Another Tuesday morning – another walk on the trails. The difference today is that it is November. October has come and gone, with it’s buckets of rain, glorious colors, and the first hints of winter in the form of hard frosts. November is often seen as the grey month – when the colors have gone and winter has yet to firmly lock its grip on the landscape. But, as you will see below, there is still a lot of interest out in the November woods – and even a bit of color.
Today’s walk began with a mystery object brought in by Bill – a baggie of tiny bits that he scraped off his boat when he pulled it out of Brown’s Lake this fall. We passed it around to see if anyone knew what the baggie contained.
These tiny molluscs are the bane of lakes and boats across much of our land, and they are spreading. An alien invasive (originally found only in the lakes of southeast Russia), this critter came to our shores in the ballast water of ocean-going vessels. When they dumped their ballast upon reaching their destination (say, a port along the shores of one of the Great Lakes), the mussels were set free in a new environment, where they bred and spread with great abandon. They glue themselves to hard, stationary surfaces and from there their colonies spread. They clog up drains, get into the workings of boat motors, and cut the feet of those who wade barefoot into the water. Yes, they do make the water clearer, but that’s because they are consuming all the nutrients that float about invisibly in the water, thus taking food away from other small filter-feeders. In other words, these are not good critters to have around.
What can one do? Well, once zebra mussels are in our waterways, our options are very limited. What we can do, however, is to make sure we clean our boats when we remove them from the water. Clean them of mussels and plants before putting them into another body of water.
It was a beautiful frosty morning. The crispy leaves upon the ground are all lined with frosty edges – a lovely decoration.
And you just can’t beat the early morning light this time of year. At about 8:15/8:30 it has a warm orange glow that is just perfect for photography. By 9:30 the light was more yellow, but still made for some brightly glowing leaves and berries.
We hadn’t gone far down the trail when Gary spotted this (there are actually two things in the photo):
The first, and most obvious item, is the scraped up ground. Who is out this time of year pawing up the leaves and stomping about in the dirt? Deer. More specifically, male deer. It is the rut, folks – that time of year when male deer do some strange things to a) impress other male deer, trying to make these potential rivals think a big, tough dude is around and they should steer clear, and b) impress the females, hoping to make them think a big, tough dude is around who is ideal fatherhood material. The bucks paw up these scrapes and pee in them – olfactory signals are very important.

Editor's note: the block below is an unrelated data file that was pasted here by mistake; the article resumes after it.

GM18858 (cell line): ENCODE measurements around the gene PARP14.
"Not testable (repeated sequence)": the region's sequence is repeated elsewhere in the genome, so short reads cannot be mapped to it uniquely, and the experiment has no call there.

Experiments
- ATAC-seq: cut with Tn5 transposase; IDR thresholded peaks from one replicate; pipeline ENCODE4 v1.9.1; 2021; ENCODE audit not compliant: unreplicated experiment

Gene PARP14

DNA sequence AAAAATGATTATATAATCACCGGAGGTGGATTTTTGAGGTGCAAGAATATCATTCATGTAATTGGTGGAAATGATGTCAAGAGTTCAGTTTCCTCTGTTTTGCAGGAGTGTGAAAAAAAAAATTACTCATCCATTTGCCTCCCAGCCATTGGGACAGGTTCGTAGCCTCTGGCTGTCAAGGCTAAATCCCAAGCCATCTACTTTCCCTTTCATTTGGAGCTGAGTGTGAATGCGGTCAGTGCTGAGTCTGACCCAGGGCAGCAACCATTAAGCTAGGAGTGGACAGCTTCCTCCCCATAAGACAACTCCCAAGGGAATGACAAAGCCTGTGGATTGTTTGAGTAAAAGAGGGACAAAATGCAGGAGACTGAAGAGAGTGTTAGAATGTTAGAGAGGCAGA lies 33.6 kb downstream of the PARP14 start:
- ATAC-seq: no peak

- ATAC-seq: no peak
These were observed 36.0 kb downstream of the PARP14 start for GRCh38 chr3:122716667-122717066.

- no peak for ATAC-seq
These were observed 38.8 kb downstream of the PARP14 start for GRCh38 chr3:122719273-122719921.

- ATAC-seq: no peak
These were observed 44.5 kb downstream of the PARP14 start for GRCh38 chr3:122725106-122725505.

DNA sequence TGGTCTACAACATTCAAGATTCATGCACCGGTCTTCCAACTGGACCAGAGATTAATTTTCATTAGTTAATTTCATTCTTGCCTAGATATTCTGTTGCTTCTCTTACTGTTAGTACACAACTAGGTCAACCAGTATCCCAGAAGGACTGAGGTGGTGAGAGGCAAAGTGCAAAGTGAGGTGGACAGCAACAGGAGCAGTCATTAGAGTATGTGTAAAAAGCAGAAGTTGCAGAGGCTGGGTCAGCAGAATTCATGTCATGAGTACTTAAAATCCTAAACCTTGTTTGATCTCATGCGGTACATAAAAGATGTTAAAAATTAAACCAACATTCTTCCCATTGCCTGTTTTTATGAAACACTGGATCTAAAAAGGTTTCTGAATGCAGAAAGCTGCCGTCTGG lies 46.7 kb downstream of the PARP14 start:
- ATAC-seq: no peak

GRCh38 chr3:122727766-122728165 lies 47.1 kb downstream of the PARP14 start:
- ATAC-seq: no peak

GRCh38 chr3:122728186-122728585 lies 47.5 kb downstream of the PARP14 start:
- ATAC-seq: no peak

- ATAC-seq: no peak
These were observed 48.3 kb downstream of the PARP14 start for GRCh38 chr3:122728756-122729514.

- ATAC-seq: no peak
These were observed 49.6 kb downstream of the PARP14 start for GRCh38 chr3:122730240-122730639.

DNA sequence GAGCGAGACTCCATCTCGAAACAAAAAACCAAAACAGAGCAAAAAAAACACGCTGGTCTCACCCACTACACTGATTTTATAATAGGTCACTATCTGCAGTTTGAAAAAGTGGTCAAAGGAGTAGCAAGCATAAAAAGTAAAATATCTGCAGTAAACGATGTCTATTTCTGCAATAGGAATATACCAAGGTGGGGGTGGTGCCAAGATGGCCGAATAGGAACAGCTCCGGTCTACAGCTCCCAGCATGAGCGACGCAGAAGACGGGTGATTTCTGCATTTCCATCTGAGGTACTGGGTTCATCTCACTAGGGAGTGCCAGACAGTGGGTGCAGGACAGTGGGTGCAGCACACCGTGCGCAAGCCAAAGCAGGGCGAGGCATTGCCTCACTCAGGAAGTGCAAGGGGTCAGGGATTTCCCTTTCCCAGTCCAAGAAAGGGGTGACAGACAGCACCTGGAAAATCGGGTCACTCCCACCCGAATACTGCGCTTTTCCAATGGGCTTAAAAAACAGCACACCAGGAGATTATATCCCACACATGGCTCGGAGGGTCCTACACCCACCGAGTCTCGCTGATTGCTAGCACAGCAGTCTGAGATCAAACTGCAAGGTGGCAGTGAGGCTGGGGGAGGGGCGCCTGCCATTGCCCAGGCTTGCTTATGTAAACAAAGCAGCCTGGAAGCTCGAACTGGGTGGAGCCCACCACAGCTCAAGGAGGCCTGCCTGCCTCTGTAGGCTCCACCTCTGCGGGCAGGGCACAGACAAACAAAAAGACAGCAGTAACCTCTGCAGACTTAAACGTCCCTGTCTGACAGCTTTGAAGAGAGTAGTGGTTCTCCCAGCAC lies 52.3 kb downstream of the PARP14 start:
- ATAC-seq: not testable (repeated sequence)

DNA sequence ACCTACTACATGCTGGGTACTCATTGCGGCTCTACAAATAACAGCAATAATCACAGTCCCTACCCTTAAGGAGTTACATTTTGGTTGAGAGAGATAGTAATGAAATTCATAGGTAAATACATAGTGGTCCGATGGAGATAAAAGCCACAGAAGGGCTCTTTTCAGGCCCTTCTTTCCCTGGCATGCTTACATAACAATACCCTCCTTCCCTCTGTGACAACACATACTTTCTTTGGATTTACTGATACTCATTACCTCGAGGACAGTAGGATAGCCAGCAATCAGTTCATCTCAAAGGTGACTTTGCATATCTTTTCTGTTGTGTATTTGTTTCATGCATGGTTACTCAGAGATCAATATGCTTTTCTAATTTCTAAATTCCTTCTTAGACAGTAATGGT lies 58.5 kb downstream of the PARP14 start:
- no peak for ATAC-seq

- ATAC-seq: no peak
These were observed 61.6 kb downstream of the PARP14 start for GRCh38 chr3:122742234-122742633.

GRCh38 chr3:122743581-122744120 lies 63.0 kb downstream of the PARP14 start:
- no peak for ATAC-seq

The other clue in the photo is a bit harder to see. See the twigs and branches below? These are directly over the scrape. Apparently (and I just learned this today on this walk) bucks select scrape sites that are located under low branches, which they proceed to chew. Deer have glands in their mouths, and chewing these branches leaves behind another scent mark to impress any other deer who might be passing by.
Shortly after this stop, a small group of us got separated from the main group, so we missed some of the discussion in the pines, where signs of owl activity were the main target. “White-wash” down the sides of trees (streaks of uric acid from owl droppings) are a good sign that owls are roosting in an area. If one finds trees with whitewash, this is a good indication for one to dig around beneath the tree in search of owl pellets. Some of the walkers were looking, but no one found any pellets. We did find some old raccoon scat, though.
Leaving the pines and getting back onto the trail, we passed this wonderfully mushroomy log:
The colors were perfect for fall season!
Speaking of autumn colors, check out the gold below!
The Next Big Thing was this turkey vulture lurking in the trees about 30 feet off the trail. He didn’t seem to mind about twenty people peering at him from the trail, but he certainly didn’t do anything to make our viewing any easier.
The frost was well melted by now, and even though the leaves were no longer outlined in crystals, the melted ice still left beauty behind.